I remember now how my eyes first encountered the Santa before I picked him up and made him mine.  My prayer for you as we prepare to enter the new year is that you will surround yourself with your favorite things, and take the time to do your favorite activities in 2018.  I hope you will make all those things yours.

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Jekyll Island bike path

How about you?

What are your favorite things?

Is your home filled with those things that are special to you?

What activities did you love as a child?  Are you doing them now?  If not, how could you start?

 

 

 

 

 

Polly’s Gift

I first saw the painting in December of 1992.  My Aunt Polly invited me to come to her house and pick out presents for my sons for Christmas.  She loved all her great-nephews and nieces and had purchased toys, books, and candies to give the seven of them.  I was surprised to see paintings lined up on her mantle and hearth– flowers, southwestern landscapes, and one that stood out; Joseph leading Mary through the dark night to Bethlehem.

“You painted these?” I asked, remembering her stories of taking art classes.  “I love the way you illuminated Mary’s face.”

She seemed surprised at how I was drawn to the painting.  Polly had always been a perfectionist and had difficulty receiving my complement.

“I painted it for Mama’s Christmas present in 1954,” she told me.  “But she died before Christmas and I never got to give her my gift.”  Something I didn’t know, a new discovery of another way that Polly and I were alike.

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painted December 1954 by Polly Rosser

Polly and her younger sister, Eula, had moved to Denver in 1950 where Polly took art classes at the University of Colorado and Eula worked as a nurse in a children’s hospital.  My Aunt Polly, my Daddy’s older sister, had mostly been known to me through letters and cards.

But then she moved back East in the fall of 1965, when I was in fifth grade, and lived with us.  I saw ways that I was like her– unlike how I felt toward most of my family.  Polly was artistic and a dreamer, impractical by the Rosser family standards.  She relished setting a beautiful table, enjoying nice dishes and serving pieces versus the everyday plates and bowls we normally used.

Before Christmas, I’d tromp with her through the woods to gather cedar, holly, pine, and magnolia to decorate our home.  She used some of the evergreens to create small woodland scenes on pieces of plywood, tucking in ceramic rabbits and birds and spraying snow on her creation to give the feel of a winter wonderland.

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Eula and Polly (left to right)

She loved to read and I admired the stack of books beside her bed, knowing that she always read before falling asleep.  She gave me books of poetry and prayers and wrote memorable comments in my cards.  Polly was considered ‘too sensitive’ by some, and again, I could see that same quality in me.

Polly died the May after I first saw her paintings that Christmas.  Mama remembered how I’d loved the one of Mary and Joseph and made sure it was earmarked for me.  Now, when I look at it, I think of the sadness that can be part of Christmas, longing for those who are no longer present.  My Daddy died of a heart attack on December 13th when I was twenty-two.  I remember how my heart ached and how I always associated his death and Christmas.  I hadn’t poured myself into making Daddy a present, but I’d bought him a pair of tan-colored corduroy pants that were already wrapped and under the tree.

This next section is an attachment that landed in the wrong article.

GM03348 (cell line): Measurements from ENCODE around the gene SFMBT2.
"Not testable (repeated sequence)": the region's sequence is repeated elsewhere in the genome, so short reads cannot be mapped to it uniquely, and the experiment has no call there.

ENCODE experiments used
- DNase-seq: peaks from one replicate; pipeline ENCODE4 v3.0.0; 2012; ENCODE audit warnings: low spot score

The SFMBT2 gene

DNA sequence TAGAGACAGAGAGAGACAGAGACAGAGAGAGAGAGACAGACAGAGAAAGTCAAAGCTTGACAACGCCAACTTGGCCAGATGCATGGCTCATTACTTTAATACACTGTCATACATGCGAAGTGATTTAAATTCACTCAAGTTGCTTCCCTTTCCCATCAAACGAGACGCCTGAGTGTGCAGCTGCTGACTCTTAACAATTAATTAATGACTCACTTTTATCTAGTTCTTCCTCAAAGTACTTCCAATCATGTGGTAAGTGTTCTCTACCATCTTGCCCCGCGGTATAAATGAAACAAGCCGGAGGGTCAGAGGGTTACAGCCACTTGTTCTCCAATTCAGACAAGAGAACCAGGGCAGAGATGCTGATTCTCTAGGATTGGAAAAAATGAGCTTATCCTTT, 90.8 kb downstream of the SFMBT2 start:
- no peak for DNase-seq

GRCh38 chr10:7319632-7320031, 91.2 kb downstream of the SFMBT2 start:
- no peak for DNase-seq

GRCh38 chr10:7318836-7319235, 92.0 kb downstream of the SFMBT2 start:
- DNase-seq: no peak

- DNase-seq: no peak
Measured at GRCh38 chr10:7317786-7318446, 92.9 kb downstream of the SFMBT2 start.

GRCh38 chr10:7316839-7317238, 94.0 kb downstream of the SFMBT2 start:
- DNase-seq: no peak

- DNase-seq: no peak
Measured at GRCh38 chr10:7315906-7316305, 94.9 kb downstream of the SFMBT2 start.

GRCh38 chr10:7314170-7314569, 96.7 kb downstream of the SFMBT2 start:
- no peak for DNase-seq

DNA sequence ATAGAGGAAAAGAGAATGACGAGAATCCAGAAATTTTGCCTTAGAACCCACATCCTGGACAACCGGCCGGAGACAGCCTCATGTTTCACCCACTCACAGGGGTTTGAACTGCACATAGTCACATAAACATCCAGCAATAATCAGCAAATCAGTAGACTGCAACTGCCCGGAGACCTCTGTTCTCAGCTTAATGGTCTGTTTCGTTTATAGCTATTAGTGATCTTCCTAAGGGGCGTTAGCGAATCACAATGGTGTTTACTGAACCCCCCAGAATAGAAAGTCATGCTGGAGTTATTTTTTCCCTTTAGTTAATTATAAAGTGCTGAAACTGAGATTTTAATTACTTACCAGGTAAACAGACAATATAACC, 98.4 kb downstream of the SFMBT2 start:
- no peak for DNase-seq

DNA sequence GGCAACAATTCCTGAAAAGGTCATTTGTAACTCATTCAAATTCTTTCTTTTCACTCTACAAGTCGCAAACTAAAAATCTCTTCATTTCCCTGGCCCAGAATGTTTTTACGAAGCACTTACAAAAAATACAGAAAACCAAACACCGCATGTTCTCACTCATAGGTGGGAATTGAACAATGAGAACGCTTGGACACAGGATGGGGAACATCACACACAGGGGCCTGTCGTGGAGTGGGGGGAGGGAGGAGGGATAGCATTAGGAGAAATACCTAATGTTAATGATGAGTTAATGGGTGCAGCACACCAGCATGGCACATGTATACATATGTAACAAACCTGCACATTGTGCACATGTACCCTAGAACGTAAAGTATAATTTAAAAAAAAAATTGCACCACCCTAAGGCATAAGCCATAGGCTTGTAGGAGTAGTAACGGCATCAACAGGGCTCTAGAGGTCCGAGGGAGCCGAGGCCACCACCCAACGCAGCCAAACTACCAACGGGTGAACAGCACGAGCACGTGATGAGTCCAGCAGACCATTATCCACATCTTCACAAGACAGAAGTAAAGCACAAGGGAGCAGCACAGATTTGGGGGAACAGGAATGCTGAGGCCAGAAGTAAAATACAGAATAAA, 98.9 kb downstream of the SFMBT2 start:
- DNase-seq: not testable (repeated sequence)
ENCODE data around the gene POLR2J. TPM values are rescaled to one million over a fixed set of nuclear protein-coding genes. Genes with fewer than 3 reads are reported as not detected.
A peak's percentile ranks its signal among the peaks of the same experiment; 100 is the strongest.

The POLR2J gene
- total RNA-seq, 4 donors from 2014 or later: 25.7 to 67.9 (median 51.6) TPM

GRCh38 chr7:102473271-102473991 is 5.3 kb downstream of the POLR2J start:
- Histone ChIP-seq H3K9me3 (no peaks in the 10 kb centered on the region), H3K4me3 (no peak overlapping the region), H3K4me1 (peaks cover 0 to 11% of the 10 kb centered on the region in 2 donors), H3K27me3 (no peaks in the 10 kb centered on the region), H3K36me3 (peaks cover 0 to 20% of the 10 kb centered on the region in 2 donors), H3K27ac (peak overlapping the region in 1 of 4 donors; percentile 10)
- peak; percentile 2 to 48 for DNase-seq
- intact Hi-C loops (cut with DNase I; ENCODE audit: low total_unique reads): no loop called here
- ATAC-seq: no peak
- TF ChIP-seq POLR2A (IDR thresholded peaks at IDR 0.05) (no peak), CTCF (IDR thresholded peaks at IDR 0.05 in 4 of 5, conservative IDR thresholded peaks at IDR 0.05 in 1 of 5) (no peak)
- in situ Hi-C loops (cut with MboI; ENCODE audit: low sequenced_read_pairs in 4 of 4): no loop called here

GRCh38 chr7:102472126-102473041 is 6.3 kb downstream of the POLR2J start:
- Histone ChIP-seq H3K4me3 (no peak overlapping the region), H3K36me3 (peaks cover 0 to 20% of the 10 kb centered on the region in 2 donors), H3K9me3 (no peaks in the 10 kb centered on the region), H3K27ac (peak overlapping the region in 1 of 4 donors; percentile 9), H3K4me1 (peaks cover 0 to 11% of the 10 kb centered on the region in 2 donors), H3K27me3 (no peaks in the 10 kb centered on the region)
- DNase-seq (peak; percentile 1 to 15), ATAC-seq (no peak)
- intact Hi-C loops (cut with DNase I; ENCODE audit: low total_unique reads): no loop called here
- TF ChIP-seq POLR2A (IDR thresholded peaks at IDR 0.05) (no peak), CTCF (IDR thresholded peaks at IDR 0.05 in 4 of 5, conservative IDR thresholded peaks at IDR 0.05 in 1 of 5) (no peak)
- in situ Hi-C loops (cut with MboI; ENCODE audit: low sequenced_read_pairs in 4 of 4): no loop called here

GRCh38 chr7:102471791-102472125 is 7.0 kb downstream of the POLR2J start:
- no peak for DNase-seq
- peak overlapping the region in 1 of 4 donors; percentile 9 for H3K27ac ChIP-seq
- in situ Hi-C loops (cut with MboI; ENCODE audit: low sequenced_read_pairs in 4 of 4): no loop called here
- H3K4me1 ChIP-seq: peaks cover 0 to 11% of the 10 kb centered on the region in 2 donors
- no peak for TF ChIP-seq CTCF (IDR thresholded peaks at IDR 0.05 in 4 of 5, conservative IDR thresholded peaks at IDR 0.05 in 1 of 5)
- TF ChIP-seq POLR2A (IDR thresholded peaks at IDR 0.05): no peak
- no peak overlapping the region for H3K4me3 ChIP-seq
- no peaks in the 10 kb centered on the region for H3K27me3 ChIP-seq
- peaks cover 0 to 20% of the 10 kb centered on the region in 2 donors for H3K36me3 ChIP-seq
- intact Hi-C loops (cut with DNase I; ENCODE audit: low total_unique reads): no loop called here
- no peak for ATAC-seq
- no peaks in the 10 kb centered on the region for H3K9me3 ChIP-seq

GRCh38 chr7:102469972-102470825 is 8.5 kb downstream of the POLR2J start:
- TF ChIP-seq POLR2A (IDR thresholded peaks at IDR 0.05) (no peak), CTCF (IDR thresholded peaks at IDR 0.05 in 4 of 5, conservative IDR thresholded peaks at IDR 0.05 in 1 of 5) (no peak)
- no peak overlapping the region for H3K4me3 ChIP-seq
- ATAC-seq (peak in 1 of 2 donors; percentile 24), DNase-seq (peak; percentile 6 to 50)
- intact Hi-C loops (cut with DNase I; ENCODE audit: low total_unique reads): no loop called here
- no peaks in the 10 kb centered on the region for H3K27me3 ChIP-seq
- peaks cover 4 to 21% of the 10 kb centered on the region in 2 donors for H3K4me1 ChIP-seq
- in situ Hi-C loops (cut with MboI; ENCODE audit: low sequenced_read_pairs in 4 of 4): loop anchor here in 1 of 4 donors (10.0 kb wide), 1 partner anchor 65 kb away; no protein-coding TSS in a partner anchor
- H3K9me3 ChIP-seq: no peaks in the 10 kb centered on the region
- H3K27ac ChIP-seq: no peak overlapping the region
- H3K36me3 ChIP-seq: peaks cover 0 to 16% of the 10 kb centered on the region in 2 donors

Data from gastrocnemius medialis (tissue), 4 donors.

While I was the unintended recipient of Polly’s gift, it has been a present that I’ve been blessed with every holiday season as it hangs on my wall.  I feel connected to the intended receiver, my Grandma Rosser who died that Christmas before I was born in March.  It reminds me of Aunt Polly’s bravery in moving across the country and studying art– not something she’d been prepared for in her farm family.  When I tromp through the woods to gather greenery for my home, it’s as if she’s beside me, anticipating the joy of making our home festive, celebrating that special family time of year.

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How about you?

How do you remember special family and friends who are no longer with you during the holidays?

Are there activities in which you feel they’re present, participating in spirit?

 

 

 

Letter to Santa

I look at the picture of Daddy from 1964 when he was caught in the act of Christmas shopping by the photographer from our hometown paper.  He must have been amused at my father managing his cigar above the Rose’s Dime Store box and shopping basket.  When an acquaintance saw the picture and heard my story, he asked me to submit it as a Letter to Santa for his doll magazine.  At fifty-six I wrote my letter.

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Mine was more of a “Thank You” note sent on December 28th so I could tell the whole story.  I would have been in fourth grade.  I started out with acknowledging that I liked my new Barbie with the ponytail and my Barbie Dream House.  I commented, “I’m so glad I finally have a real Barbie — since my parents gave me a fake one for my birthday.”  That memory brought up how hard it was to be a child at Christmas once you knew about the real Santa.  I wanted to be truly happy, not feel any disappointment because I didn’t want to hurt Mama and Daddy.  I know now that when they gave me a fake Barbie it was either because they didn’t understand that it made any difference or they couldn’t afford the more expensive doll.